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Medical Expenses and Taxes – What Can You Claim?

You may claim a tax credit for medical expenses when preparing your income tax return. How much is it worth to you? What qualifies as a medical expense? In my 45 years of doing tax returns, I consider the medical expense credit as the most common tax credit under-claimed by taxpayers, especially the mileage claims, out-of-province travel insurance premiums and assisted living costs for infirm residents.  Although this article is quite complex, we hope it is easier to read than the Canada Revenue Agency  Income Tax Folio – S1-F1-C1 available to you free from the Canada Revenue Agency  (CRA).  I also recommend their publication RC4065, Medical Expenses.  See the CRA Folio index for other medical and disability information.  If you pay someone to do your tax return based on time, read this article on how to Organize your Medical Receipts to save them time in trying to figure out all of your receipts.

If you have missed claims in past years, you are allowed to amend prior year returns for up to 10 calendar years after the error or omission.

First of all, you can only claim medical expenses after they exceed a certain amount. This threshold amount for the federal part of your tax return (Schedule 1) is either 3% of your net income as reported on your tax return, or $2,635 in 2023 ($2,759 in 2024), whichever is lower. For example, if your net income on your tax return is $40,000, you can deduct expenses in excess of $1,200. If your income is over $87,833 in 2023, you can claim any amount over $2,635. Provincial thresholds vary.  For example, for P.E.I. residents, the 3% formula is the same, but there is a different threshold.  For many years, the threshold has been $1,678 for P.E.I., which means that if your income is over $55,933, you can claim any amount over $1,678.  If you are preparing your tax return and you do not qualify to claim expenses on a federal basis because the amount is too low, remember to look at the provincial form also.

The medical expense is deductible based on when it was paid, not when the service was performed. If you pay a bill late, or by instalments (such as many parents do for large dental bills), your tax savings may be reduced. Your tax savings for medical expenses will be the amount of medical claim multiplied by the lowest federal rate of 15%, plus your provincial tax rate.  This will be approximately 20% to 25% of your qualifying expenses. For example, in P.E.I., if you pay $2,000 of medical costs, but the first $1,200 are not deductible, then the $800 that you can claim will save you tax of about $200 (15% + 9.8% = 24.8% of $800).  For certain low income taxpayers, the medical claim may result in a refundable tax credit, meaning that a tax refund is issued even if you have no taxes payable.   You may claim medical costs for you, your spouse or common-law partner or a dependent relative, which may include a child, grandchild, parent, grandparent, brother, sister, uncle, aunt, niece or nephew. I discuss dependants further below.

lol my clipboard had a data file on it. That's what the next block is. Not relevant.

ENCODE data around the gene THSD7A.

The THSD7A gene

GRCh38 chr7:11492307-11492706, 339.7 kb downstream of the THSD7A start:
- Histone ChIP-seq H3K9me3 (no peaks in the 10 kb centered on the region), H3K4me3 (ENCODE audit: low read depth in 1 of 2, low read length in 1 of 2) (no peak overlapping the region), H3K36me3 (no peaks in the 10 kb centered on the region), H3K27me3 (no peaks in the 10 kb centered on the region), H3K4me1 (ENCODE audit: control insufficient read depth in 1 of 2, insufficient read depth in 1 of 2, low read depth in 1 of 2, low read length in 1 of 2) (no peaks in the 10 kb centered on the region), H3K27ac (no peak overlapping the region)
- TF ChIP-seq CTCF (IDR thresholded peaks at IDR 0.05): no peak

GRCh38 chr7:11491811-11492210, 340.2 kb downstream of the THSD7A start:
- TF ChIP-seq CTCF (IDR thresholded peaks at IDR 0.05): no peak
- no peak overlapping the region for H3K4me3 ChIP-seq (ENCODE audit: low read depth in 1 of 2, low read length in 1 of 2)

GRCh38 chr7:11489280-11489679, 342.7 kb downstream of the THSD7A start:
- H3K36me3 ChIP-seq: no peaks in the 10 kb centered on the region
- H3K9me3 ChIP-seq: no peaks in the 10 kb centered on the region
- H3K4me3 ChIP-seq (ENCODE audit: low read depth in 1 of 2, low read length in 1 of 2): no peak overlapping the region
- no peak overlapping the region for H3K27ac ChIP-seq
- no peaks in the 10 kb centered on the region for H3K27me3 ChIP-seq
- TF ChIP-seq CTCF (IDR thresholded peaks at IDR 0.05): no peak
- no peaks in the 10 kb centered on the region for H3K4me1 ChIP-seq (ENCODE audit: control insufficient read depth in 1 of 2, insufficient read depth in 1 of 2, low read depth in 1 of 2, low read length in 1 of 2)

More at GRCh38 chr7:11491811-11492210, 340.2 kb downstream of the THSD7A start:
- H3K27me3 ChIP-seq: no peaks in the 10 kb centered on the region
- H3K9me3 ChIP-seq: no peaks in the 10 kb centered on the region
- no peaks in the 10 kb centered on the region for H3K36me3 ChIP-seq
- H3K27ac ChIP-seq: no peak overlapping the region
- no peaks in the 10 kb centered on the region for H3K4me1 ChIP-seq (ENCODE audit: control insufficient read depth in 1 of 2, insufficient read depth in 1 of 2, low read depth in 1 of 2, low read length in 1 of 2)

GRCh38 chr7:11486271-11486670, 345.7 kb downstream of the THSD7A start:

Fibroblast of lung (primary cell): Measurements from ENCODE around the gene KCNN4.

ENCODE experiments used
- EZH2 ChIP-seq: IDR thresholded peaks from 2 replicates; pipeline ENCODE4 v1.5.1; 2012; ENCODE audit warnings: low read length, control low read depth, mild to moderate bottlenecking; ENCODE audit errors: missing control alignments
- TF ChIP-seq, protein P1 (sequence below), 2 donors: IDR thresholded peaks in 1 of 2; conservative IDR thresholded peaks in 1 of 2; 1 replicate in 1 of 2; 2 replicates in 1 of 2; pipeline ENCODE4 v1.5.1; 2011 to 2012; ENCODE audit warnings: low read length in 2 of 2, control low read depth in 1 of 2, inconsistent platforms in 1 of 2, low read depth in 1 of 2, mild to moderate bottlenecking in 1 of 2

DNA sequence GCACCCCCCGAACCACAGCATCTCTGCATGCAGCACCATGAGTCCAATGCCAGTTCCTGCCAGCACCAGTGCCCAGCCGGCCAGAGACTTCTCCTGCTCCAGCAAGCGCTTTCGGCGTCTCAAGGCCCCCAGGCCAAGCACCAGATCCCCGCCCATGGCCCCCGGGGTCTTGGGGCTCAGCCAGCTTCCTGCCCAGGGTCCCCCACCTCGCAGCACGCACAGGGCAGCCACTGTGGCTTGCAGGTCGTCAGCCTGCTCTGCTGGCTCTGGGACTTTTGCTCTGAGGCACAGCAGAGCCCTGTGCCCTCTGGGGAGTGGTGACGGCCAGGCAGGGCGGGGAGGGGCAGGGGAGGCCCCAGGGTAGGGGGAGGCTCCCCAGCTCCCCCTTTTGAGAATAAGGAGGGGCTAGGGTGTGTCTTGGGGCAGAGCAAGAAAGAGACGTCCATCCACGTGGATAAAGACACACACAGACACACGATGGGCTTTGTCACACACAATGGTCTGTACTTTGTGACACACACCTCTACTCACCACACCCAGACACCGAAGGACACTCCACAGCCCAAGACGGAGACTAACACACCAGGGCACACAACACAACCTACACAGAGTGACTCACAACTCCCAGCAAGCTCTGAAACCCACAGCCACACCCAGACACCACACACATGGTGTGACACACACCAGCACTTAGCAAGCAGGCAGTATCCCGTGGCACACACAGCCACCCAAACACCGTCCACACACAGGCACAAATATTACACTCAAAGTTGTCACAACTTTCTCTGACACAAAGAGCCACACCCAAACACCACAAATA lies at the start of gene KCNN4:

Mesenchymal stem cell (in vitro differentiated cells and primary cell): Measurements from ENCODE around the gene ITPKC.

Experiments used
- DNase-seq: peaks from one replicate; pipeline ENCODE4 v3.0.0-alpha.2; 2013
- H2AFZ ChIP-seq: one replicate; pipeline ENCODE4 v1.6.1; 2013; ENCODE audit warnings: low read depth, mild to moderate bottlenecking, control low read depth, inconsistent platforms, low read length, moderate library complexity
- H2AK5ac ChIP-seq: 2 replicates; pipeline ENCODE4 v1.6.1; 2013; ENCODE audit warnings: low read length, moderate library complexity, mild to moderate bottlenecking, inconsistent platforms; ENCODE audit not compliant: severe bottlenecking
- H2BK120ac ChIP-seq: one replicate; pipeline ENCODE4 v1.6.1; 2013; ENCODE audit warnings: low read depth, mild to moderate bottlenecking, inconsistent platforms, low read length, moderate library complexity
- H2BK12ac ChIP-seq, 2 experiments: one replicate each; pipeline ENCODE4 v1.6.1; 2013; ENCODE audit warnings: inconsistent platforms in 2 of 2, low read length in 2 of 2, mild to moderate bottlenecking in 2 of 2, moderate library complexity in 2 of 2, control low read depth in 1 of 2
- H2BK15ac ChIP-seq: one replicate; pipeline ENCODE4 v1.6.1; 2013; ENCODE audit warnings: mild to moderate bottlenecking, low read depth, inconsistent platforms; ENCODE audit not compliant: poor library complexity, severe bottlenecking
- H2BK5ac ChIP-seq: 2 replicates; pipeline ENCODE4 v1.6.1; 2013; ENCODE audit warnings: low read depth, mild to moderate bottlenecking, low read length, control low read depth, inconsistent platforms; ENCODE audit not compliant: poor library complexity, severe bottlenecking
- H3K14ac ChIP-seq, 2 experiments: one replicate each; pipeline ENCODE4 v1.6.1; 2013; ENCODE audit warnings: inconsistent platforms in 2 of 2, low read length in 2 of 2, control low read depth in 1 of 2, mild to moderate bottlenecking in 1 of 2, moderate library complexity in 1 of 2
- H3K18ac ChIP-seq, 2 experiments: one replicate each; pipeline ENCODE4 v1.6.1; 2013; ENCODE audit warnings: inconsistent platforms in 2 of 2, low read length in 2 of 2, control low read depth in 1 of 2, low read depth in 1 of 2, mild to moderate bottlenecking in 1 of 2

Note that medical costs for cosmetic procedures will not qualify unless required for reconstructive purposes. These non-qualifying costs include teeth whitening, hair replacement, liposuction and botulinum injections. Other costs that do not qualify include over-the-counter medications, non-prescription birth control devices, vitamins and supplements, health foods, emergency personal response systems and blood pressure monitors. Common expenses that qualify as medical expenses are listed below. In some cases, you need a prescription, and in other cases, you do not.  When in doubt, contact the Canada Revenue Agency for clarification, or visit the Canada Revenue Agency Web page discussing medical costs. Also, to help you organize your receipts, see my article titled Organize your Medical Receipts – Reduce Your Tax Preparation Fee.

  1. Payments for prescriptions, minus any amounts refunded by a health insurance plan;
  2. Premiums paid to a health insurance plan – whether paid privately or deducted from your wages.  Do not include life or disability premiums, only the medical, dental and vision;
  3. Premiums paid for travel health insurance, such as out of country coverage;
  4. Payments for vision care, such as checkups, eye glasses, contact lenses or eye surgery;
  5. Payments for hearing aids, as well as hearing aid batteries (no prescription required);
  6. Payments for dental work, including checkups, cleaning, surgery and other procedures;
  7. Payments to qualified medical professionals. A publication by the Canada Revenue Agency (Income Tax Folio – S1-F1-C1 ) provides a sample list of professionals. Do not rely on this list because, as their publication states, the correct definition depends on “the laws of the jurisdiction”. Go to the CRA web site listing of authorized medical practitioners by province or territory for a list of qualified medical professionals for each province. For example, in some provinces, fees paid to a podiatrist, a massage therapist or a naturopathic doctor will not qualify.  However, these can change at anytime, so check annually.